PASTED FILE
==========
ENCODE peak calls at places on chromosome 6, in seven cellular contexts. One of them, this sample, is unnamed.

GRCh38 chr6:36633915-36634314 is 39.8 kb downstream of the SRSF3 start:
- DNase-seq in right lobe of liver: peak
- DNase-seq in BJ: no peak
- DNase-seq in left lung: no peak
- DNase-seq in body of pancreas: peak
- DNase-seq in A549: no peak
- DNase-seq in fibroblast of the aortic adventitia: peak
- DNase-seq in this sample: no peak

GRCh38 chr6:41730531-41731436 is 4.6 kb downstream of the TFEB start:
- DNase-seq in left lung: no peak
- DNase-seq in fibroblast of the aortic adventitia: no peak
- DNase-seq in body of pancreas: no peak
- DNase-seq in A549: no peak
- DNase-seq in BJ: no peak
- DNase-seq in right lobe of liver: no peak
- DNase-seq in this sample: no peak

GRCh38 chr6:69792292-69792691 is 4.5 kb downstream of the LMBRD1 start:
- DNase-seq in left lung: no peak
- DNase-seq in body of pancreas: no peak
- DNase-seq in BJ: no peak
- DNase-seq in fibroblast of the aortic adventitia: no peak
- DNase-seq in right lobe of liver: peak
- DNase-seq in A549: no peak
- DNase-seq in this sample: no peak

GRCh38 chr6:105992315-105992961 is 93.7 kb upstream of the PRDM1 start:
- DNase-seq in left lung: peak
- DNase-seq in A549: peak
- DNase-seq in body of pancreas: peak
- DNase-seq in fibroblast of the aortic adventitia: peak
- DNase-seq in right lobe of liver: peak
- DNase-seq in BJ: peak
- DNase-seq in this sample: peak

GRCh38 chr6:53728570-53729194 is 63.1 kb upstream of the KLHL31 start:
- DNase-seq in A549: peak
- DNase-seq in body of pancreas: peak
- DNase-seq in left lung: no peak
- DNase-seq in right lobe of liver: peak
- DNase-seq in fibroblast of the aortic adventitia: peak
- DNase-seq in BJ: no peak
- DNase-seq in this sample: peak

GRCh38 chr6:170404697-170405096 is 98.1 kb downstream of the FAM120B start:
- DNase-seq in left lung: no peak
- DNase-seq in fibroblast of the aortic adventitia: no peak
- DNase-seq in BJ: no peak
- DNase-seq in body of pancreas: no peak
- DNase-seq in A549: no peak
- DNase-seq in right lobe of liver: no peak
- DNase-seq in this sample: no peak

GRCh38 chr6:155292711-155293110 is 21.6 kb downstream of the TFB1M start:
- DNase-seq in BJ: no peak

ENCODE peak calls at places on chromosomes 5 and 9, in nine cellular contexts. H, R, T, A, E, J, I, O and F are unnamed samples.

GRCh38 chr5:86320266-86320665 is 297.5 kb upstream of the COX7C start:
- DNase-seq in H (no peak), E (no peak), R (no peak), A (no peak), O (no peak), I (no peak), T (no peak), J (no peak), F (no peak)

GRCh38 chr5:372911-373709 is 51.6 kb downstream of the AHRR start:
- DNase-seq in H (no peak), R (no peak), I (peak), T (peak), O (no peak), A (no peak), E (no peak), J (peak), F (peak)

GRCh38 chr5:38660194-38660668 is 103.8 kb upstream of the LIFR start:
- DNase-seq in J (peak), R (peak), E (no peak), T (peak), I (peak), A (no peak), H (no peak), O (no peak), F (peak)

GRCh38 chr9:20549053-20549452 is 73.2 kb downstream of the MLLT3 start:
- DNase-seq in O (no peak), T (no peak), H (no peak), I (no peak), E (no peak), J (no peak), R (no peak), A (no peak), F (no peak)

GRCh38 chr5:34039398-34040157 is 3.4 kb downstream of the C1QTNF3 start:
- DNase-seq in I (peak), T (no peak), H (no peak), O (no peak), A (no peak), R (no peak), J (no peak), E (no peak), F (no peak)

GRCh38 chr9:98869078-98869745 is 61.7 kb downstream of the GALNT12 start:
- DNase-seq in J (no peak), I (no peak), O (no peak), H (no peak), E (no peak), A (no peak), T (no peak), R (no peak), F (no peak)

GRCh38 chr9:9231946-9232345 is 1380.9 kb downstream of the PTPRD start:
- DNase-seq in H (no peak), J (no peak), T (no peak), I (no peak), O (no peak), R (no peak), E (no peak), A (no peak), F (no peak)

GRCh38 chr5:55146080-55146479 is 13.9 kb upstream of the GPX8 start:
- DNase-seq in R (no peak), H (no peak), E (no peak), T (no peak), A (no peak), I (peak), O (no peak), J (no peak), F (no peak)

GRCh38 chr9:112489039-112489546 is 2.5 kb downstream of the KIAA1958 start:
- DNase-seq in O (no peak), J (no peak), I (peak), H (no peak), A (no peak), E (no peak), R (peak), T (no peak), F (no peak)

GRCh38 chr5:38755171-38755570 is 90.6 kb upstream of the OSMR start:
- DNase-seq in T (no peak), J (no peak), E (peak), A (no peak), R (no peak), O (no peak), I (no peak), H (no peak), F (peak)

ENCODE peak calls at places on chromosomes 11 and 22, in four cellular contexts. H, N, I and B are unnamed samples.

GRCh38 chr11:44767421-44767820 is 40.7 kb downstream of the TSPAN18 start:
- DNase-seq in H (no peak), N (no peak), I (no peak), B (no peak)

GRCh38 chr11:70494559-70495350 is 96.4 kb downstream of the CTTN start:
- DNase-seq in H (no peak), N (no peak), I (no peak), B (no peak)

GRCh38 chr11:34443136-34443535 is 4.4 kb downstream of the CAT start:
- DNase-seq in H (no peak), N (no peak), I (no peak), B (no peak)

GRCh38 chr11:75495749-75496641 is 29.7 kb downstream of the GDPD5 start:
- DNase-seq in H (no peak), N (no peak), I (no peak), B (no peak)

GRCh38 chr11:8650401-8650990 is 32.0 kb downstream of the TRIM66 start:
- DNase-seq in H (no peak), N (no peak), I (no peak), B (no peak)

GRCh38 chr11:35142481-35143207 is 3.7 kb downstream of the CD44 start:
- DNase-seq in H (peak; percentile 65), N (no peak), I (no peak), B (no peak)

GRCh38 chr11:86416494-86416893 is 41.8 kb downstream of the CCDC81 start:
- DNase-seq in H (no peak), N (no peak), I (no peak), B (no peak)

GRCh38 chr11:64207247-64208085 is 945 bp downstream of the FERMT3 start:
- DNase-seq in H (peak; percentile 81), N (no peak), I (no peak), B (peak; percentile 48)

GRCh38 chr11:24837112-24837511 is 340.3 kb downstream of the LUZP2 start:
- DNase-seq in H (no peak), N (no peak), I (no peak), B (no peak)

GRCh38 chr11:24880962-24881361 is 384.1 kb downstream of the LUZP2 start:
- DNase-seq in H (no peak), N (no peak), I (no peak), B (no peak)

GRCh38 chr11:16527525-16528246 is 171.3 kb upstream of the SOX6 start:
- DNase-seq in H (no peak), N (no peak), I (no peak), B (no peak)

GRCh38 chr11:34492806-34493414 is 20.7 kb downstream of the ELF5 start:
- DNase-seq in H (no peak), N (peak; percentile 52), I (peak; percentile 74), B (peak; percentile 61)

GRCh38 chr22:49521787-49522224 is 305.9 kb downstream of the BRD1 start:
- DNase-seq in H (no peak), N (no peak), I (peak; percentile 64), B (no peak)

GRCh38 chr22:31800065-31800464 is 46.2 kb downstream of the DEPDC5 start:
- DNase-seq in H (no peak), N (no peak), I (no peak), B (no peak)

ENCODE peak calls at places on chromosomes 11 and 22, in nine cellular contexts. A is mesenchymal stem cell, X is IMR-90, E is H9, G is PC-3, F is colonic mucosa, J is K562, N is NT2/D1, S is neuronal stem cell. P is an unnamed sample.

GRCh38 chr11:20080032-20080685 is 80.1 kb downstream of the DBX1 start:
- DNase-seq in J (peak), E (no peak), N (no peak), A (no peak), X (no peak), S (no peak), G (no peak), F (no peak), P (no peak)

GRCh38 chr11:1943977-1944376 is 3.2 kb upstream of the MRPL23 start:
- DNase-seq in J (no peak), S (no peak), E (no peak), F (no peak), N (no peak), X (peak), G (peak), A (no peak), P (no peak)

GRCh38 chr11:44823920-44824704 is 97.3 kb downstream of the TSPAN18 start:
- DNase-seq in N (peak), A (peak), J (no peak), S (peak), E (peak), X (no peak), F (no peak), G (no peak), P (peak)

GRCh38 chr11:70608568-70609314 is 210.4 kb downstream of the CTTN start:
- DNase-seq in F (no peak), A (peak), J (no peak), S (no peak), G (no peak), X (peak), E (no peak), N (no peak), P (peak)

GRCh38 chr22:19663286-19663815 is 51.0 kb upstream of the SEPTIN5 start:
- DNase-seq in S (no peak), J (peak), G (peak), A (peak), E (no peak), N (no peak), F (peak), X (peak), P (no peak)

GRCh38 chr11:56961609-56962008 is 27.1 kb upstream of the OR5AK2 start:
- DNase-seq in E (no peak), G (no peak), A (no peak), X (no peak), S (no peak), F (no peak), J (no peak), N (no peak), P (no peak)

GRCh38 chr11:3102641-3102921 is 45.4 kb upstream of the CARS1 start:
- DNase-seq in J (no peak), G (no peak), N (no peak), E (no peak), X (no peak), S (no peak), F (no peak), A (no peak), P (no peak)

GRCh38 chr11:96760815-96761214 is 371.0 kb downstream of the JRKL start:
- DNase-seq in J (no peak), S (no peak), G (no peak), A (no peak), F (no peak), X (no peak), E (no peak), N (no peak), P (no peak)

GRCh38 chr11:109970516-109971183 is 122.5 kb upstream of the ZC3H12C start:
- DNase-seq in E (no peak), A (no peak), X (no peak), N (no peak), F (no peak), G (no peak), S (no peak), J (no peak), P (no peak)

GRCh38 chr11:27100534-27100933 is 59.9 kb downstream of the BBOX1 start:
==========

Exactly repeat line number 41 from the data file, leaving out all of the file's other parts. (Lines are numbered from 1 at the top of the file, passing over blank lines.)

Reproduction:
- DNase-seq in this sample: peak